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ADHD in older people

ADHD (attention deficit hyperactivity disorder) is a neurodevelopmental disorder that affects both children and adults. Although it is more commonly diagnosed in children, a growing number of studies have shown that ADHD can persist into old age and can even be diagnosed in older adults.

However, research on ADHD in later life is relatively limited compared to the extensive literature on children and younger adults.

Prevalence of ADHD in older people

Although research on the incidence of ADHD in the elderly is relatively limited compared to the extensive literature on younger children and adults, there are a few studies that have examined the prevalence of ADHD in this age group.

In a Dutch study of 1813 respondents aged 18-75 years, the prevalence of ADHD based on self-report was estimated to be 1-2.5%, with no evidence of a decrease in symptom intensity in older age groups (Kooji et. al., 2005).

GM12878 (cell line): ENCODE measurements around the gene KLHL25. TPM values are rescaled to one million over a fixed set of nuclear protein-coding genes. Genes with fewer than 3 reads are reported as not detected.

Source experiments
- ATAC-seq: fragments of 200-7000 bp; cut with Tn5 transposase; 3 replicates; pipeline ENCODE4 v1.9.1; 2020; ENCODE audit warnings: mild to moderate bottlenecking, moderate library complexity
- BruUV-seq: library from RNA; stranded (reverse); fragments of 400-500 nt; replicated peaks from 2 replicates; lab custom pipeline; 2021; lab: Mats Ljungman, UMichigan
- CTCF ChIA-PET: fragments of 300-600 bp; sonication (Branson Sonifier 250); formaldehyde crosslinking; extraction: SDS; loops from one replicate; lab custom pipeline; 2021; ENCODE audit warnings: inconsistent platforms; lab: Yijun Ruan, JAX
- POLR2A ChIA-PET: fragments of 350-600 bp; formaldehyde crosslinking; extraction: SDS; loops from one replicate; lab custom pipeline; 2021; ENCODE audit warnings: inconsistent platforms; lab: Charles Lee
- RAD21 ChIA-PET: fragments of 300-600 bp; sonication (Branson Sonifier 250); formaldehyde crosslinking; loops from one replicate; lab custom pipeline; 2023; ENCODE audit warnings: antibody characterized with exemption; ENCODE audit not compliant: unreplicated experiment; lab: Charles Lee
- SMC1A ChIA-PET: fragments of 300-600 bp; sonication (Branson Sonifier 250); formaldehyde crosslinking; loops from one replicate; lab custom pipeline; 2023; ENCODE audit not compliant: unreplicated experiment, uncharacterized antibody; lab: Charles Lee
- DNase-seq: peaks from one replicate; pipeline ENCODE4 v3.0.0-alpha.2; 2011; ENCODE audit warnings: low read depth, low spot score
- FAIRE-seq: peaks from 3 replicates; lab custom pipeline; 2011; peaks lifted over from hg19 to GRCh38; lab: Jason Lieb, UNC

In a more recent Dutch study, the Dutch Longitudinal Aging Study Amsterdam (LASA) among 1494 adults aged 60-94 years, diagnostic interviews were used after screening. The prevalence of ADHD was estimated at 2.8%, with men and women reporting similar levels of ADHD symptoms (Michielsen, M. et al., 2012).

In a Swedish study among 2500 people aged 65-80 years, an ADHD prevalence rate of 3.3% was found based on reported childhood ADHD symptoms (Guldberg-Kjar et. al, 2013).

Coping with ADHD in later life

Several studies have reported that older adults with ADHD have higher rates of psychiatric comorbidities, such as anxiety and depression, compared to adults without ADHD. In what follows, we will illustrate in detail the main areas of dysfunction and life difficulties experienced by older adults with ADHD and the studies together that highlight them.

Cognitive difficulties

Studies suggest that older adults with ADHD may experience greater cognitive decline compared to their peers without ADHD. They may struggle with memory, attention, and executive functioning, which can affect their ability to perform daily tasks and maintain independence (Torgersen, Gjervan, & Rasmussen, 2006).